30 Oct 2020

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LOS ANGELES - 1973: Soul singer and songwriter Marvin Gaye at Golden West Studios in 1973 in Los Angeles, California. (Photo by Jim Britt/Michael Ochs Archive/Getty Images)

On This Day (No. 3) – Remembering Marvin Gaye

On April 1, 1984, Motown and soul artist Marvin Gaye died of a gunshot wound to the heart. This was just one day before his 45th birthday.
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On April 1, 1984, Motown and soul artist Marvin Gaye died of a gunshot wound to the heart. Years after his death, his music remains relevant. Today, we remember the Prince of Soul and Motown. We explain the impact that his legacy has on the world.

Marvin Gaye was born Marvin Pentz Gay Jr. on April 2, 1939, in Washington D.C.

Source: Crate Diggers

Gaye developed an interest in music at an early age. It is reported that Gaye first performed in his father’s church from as early as age 4. Around age 13, Gaye began to take his love of music and singing seriously. He found music to be a source of peace for him. Growing up, Gaye was a victim of severe abuse at the hands of his father. He credited his mother’s encouragement to pursue music as the thing that kept him from committing suicide.

Before finding success as a solo artist, Gaye joined a vocal group called The New Moonglows. His wide vocal range impressed the groups’ founder, Harvey Fuqua. After the groups’ dismemberment, Gaye and Fuqa relocated to Detroit. It wasn’t long before Gaye impressed President of Motown Record, Berry Gordy. In 1960, Gordy sought Fuqa to sign Gaye to a contract on Motown Record’s subsidiary, Tamla Records.

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During his early years at Tamla, Gaye dabbled in various musical endeavours. He played drums for artists like Stevie Wonder and Smokey Robinson, and he wrote music for The Marvelettes. Gaye also performed duets with some of the biggest names in music at that time, including Diana Ross and Mary Wells. “Can I Get a Witness” and “I Heard it Through the Grapevine” were some of Gaye’s biggest hits during the 1960s. It wasn’t until 1962 that Gaye would release his first certified hit in his name. This song was “Stubborn Kind of Fellow”. Since the release of that song, Marvin Gaye quickly became one of the biggest names in Motown.

Source: Classic Motown

Since his acclimation to fame, Gaye used his platform to create meaningful music.

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One thing that has remained consistent throughout Gaye’s legacy is his ability to connect to his audience by using his music to tell stories. These stories are not just stories that affect a particular group of people. These aren’t even stories that are relevant during a particular point in time. Gaye’s music and the stories that he translates through his lyricism are timeless and applicable to everyone.

“What’s Going On” remains one of Gaye’s most popular and relevant songs today.

Even the story behind its release applies to the struggles that underrepresented groups face in society today. “What’s Going On” was inspired by many situations of violence and suffering that surrounded Gaye. Some reports claim that the song was inspired by police brutality. Others claim that the song was inspired by Gaye’s brother and the PTSD that he experienced after returning from the Vietnam war.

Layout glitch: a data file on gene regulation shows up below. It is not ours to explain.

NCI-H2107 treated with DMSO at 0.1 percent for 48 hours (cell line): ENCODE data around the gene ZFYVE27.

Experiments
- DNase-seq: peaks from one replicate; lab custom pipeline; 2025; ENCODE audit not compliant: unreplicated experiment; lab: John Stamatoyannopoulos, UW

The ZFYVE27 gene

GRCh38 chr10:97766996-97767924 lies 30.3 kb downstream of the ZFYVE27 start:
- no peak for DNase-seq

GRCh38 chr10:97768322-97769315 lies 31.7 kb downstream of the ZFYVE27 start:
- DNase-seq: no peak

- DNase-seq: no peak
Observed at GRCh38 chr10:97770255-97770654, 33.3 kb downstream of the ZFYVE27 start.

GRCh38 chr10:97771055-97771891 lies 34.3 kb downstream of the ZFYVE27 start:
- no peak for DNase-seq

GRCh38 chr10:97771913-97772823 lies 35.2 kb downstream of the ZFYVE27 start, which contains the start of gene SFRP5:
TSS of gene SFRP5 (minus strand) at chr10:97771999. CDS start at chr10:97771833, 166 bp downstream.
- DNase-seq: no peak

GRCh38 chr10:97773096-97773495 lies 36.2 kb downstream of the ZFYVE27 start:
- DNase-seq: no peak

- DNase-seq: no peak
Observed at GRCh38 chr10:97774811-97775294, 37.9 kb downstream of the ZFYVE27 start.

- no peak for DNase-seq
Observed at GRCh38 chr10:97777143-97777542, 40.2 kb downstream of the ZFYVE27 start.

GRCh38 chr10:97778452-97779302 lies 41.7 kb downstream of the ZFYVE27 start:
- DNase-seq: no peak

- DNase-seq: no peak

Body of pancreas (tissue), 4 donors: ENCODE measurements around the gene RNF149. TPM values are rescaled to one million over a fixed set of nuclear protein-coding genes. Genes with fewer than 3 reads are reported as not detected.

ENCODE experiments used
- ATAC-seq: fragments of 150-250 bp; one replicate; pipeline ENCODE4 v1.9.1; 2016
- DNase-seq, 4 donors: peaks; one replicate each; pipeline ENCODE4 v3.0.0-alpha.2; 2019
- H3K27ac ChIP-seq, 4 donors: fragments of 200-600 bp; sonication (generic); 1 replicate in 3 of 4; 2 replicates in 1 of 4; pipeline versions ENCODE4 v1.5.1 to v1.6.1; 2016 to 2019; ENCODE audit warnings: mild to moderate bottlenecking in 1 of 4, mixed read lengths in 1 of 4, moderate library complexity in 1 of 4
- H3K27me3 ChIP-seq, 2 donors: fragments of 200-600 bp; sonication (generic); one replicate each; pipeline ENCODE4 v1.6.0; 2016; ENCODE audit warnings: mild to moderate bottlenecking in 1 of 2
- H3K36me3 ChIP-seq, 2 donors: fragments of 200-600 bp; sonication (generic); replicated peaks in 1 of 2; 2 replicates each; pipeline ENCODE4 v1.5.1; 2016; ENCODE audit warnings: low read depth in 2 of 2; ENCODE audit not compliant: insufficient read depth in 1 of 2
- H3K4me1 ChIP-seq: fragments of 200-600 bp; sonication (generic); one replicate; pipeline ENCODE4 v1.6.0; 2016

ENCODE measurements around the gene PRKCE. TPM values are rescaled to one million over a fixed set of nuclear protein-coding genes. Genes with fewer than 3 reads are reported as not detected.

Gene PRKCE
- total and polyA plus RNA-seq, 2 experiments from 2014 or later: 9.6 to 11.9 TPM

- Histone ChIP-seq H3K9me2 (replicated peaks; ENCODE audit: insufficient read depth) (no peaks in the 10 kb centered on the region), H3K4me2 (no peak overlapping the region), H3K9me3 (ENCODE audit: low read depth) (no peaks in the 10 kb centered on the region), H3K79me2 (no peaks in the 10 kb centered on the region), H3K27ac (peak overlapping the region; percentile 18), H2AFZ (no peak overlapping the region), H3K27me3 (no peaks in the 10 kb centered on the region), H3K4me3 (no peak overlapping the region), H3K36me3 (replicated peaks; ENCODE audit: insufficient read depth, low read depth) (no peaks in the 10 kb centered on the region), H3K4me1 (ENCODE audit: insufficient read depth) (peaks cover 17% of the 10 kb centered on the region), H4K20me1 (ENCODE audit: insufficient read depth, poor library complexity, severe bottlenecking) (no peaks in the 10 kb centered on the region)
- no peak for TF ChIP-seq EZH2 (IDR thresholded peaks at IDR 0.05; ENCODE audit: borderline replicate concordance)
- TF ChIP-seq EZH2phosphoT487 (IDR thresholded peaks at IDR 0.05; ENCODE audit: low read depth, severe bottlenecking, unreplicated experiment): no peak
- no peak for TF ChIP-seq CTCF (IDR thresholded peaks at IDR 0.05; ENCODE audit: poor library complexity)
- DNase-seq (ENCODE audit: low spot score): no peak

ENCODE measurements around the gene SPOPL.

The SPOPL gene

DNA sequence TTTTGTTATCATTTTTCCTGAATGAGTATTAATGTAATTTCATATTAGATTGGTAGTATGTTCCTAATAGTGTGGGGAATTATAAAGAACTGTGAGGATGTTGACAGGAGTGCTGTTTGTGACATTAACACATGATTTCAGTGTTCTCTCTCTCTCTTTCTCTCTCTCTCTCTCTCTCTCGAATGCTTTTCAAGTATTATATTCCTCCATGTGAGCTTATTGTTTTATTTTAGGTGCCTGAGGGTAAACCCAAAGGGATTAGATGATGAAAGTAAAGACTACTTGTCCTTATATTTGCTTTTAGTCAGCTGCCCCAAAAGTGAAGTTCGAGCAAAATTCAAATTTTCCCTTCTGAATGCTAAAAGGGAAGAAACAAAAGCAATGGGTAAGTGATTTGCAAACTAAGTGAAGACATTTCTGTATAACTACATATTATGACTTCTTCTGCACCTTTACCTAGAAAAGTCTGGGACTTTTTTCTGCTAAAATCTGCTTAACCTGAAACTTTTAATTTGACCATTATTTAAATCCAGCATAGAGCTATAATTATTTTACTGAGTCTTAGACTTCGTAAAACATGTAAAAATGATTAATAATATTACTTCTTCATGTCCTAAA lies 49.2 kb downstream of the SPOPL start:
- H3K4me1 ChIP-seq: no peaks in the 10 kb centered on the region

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Regardless of the inspiration of the song, the message applies to the struggle and state of many people today around the world. There is a lot of suffering and pain. Police brutality and war are two phenomenons that are still occurring, and when these situations escalate, many of us do find ourselves asking “what’s going on”.

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Gaye had the beautiful ability to capture human emotions in an alluring way.

Two of his most popular songs “Let’s Get It On” and “Sexual Healing” spoke about intimacy in a way that was not previously done until that point. During Marvin’s reign (and even in some of today’s communities), public discussions about intimacy were taboo. For a man, let alone a Black man, to sing about lust was unusual. Despite this fact, both of these songs did very well for Gaye, with “Sexual Healing” giving Gaye two Grammys. His libidinous lyrics paved the way for other artists, from Prince to The Weeknd, to talk about love more brazenly.

Marvin Gaye used his albums as one would use a journal.

Each opportunity that he had to grace the mic, was a chance for him to voice his thoughts and opinions on topics close to his heart. “Inner City Blues (Make Me Wanna Holler)” addressed systemic racism. “Mercy, Mercy Me,” spoke about environmental destruction. The innovation and creativity that Gaye used to convey and translate his messages provided artists who came after him with the freedom to do the same.

Source: Biography.com

His ability to create meaningful music comes from his authentic experiences. Gaye faced homeless, abuse, and addiction. He used his tribulations to create music that resonated with his fans. During this process, he was able to set an example of resilience. “Sexual Healing,” one of Gaye’s biggest hits, was created and released after his long-term battle with depression and addiction.

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Marvin is an innovator and icon in the music industry.

Many artists have referenced him as an inspiration, and many songs have been penned in honour of his legacy. Drake’s song “Marvin’s Room” is titled after Marvin Gaye’s studio, the same place that Drake recorded his song. Also, Charlie Puth’s song “Marvin Gaye” samples Gaye’s “Let’s Get It On” and makes references to many of Gaye’s songs.

Source: Entertainment Weekly

What is your favourite Marvin Gaye song?

Share and comment your thoughts below?

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